The Iranian crown jewels are considered so valuable that they are still used as a reserve to back Iranian currency (and have been used this way by several successive governments). In 1937, during the reign of Reza Shah Pahlavi, ownership of the Imperial treasury was transferred to the state. The jewels were placed in the vaults of the National Bank of Iran, where they were used as collateral to strengthen the financial power of the institution and to back the national monetary system. This important economic role is perhaps one reason why these jewels, undeniable symbols of Iran`s monarchic past, have been retained by the current Islamic Republic.
Most of the collection dates back to Safavid times, when the shahs scoured Europe, India and the lands of the Ottoman Empire for booty with which to decorate their capital, Esfahan. But as the Safavid empire crumbled, the jewels became a high profile spoil of war. When Mahmud Afghan invaded Iran in 1722, he plundered the treasury and sent its contents to India. On ascending the throne in 1736, Nader Shah Afshar despatched courtiers to ask for the return of the jewels. When their powers of persuasion proved unequal to the task, he sent an army to prove that he was serious. To get the soldiers off his back, Mohammed Shah of India was forced to hand over the Darya-ye Nur and Kuh-e Nur diamonds, a Peacock Throne (though not the one you`ll see here) and assorted other treasures. After Nader Shah`s murder in 1747, Ahmed Beg plundered the treasury and dispersed the jewels. The Kuh-e Nur, the world`s largest cut diamond, found its way into the sticky fingers of the colonial British and has been locked up in the Tower of London since. The Qajar and Pahlavi rulers enthusiastically added to the jewels collection, which grew to be so valuable that in the 1930s it was transferred to the National Bank of Iran (now the Central Bank of Iran) as a reserve for the national currency.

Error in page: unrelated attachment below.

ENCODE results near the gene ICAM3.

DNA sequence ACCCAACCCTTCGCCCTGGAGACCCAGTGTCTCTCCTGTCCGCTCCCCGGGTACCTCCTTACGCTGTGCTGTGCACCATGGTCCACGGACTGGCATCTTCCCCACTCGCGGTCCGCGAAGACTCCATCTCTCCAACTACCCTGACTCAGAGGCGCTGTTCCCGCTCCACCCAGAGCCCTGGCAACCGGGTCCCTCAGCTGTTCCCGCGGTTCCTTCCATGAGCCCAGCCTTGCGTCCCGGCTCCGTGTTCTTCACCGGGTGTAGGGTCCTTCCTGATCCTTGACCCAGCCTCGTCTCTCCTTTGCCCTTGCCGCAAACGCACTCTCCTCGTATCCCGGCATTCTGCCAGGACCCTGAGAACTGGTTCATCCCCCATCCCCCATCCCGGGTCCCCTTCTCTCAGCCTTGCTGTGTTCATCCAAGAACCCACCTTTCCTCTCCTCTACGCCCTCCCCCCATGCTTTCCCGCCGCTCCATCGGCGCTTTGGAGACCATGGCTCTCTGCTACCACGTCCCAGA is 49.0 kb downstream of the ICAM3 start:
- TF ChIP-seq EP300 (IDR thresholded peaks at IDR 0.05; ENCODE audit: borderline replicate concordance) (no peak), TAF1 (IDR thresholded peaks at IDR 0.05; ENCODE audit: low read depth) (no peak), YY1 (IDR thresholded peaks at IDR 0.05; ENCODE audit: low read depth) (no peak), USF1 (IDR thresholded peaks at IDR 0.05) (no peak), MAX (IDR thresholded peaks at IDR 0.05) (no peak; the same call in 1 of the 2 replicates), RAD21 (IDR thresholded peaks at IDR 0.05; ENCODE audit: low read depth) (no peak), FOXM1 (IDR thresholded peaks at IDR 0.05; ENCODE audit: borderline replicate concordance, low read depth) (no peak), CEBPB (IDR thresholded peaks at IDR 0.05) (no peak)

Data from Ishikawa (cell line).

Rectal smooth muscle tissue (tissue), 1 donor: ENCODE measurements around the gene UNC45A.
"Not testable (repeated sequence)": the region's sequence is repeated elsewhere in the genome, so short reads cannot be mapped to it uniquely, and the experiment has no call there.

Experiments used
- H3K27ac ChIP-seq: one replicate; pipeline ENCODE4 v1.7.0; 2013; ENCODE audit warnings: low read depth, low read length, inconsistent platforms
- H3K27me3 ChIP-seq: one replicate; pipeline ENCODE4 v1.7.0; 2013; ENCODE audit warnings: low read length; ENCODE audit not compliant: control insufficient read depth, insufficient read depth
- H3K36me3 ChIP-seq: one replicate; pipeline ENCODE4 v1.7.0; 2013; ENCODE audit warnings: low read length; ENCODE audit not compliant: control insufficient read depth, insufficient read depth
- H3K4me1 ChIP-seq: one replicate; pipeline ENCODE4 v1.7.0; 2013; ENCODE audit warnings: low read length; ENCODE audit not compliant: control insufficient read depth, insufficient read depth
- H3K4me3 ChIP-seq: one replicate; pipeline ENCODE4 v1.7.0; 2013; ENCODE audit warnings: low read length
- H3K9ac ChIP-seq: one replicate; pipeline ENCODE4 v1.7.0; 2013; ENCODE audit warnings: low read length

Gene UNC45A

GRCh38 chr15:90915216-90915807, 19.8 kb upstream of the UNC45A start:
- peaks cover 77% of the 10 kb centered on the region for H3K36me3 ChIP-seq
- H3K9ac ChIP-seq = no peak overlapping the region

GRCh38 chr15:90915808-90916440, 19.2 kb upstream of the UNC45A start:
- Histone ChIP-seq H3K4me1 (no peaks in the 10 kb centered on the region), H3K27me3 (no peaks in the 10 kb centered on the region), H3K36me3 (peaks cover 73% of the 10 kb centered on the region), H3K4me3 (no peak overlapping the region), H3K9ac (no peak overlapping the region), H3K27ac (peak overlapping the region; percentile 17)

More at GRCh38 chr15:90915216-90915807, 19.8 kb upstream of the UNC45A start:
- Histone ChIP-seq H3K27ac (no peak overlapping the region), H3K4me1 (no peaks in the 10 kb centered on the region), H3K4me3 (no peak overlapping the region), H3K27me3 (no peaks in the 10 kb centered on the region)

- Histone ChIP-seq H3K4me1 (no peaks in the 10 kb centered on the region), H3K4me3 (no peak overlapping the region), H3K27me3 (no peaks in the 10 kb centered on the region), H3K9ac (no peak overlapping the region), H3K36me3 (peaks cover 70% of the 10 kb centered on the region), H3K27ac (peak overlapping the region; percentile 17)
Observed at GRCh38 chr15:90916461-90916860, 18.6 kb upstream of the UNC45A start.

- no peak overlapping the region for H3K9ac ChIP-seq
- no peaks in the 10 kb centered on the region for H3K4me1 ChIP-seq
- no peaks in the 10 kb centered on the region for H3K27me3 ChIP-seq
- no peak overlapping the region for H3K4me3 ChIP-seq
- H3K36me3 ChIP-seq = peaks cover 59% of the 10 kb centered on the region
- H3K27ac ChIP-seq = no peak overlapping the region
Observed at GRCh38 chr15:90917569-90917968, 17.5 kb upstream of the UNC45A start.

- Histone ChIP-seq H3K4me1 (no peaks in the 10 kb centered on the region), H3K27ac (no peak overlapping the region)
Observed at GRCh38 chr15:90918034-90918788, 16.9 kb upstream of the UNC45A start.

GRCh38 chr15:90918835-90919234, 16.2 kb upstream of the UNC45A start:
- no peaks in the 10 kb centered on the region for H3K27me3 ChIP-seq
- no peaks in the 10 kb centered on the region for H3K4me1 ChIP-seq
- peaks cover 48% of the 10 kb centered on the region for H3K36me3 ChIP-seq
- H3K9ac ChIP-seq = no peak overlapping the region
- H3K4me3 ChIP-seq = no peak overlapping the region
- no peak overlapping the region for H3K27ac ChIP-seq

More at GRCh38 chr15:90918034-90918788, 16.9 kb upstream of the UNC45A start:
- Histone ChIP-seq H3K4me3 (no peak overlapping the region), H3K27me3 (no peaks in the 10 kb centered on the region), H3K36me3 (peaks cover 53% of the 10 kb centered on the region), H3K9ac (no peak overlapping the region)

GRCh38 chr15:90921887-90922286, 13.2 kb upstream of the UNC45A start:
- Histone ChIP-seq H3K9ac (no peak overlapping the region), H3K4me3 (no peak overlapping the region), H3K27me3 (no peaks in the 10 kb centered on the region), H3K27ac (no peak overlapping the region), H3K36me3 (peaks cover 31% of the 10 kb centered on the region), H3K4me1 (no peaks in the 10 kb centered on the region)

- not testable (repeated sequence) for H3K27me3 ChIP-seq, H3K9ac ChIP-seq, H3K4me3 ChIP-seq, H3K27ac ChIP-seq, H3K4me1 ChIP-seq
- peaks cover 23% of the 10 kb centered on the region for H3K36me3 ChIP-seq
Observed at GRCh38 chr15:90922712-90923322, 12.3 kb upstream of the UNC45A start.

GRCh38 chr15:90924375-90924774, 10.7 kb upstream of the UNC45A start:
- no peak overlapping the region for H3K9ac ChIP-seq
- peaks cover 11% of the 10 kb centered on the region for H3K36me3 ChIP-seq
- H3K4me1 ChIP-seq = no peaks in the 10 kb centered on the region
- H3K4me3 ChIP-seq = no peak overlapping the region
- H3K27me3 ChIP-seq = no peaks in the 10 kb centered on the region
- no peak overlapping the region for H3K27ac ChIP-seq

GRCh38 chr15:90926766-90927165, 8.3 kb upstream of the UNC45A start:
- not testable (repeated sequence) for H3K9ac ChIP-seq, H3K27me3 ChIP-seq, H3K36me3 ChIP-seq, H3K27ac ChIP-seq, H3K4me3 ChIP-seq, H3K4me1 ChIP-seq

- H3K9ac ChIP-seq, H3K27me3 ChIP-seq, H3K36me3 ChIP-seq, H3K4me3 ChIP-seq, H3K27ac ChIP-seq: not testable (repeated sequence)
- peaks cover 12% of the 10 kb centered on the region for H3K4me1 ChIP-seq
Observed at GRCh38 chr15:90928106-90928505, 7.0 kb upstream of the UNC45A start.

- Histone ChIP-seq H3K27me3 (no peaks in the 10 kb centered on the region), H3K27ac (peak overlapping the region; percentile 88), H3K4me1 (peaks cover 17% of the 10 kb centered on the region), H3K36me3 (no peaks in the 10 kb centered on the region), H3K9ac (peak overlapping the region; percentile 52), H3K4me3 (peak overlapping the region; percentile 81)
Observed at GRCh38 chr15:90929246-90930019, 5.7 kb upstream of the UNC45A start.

These jewels and rarities were decorations for the rulers during the past eras, and often showed the glory and extravagance of their courts, as well as their power and wealth.
You can pick up a guidebook (stocks permitting) at the shop as you enter, or take one of the regular and professional tours in English, French, German or Arabic – it`s included in the ticket price and worth waiting for as there are few descriptions in English.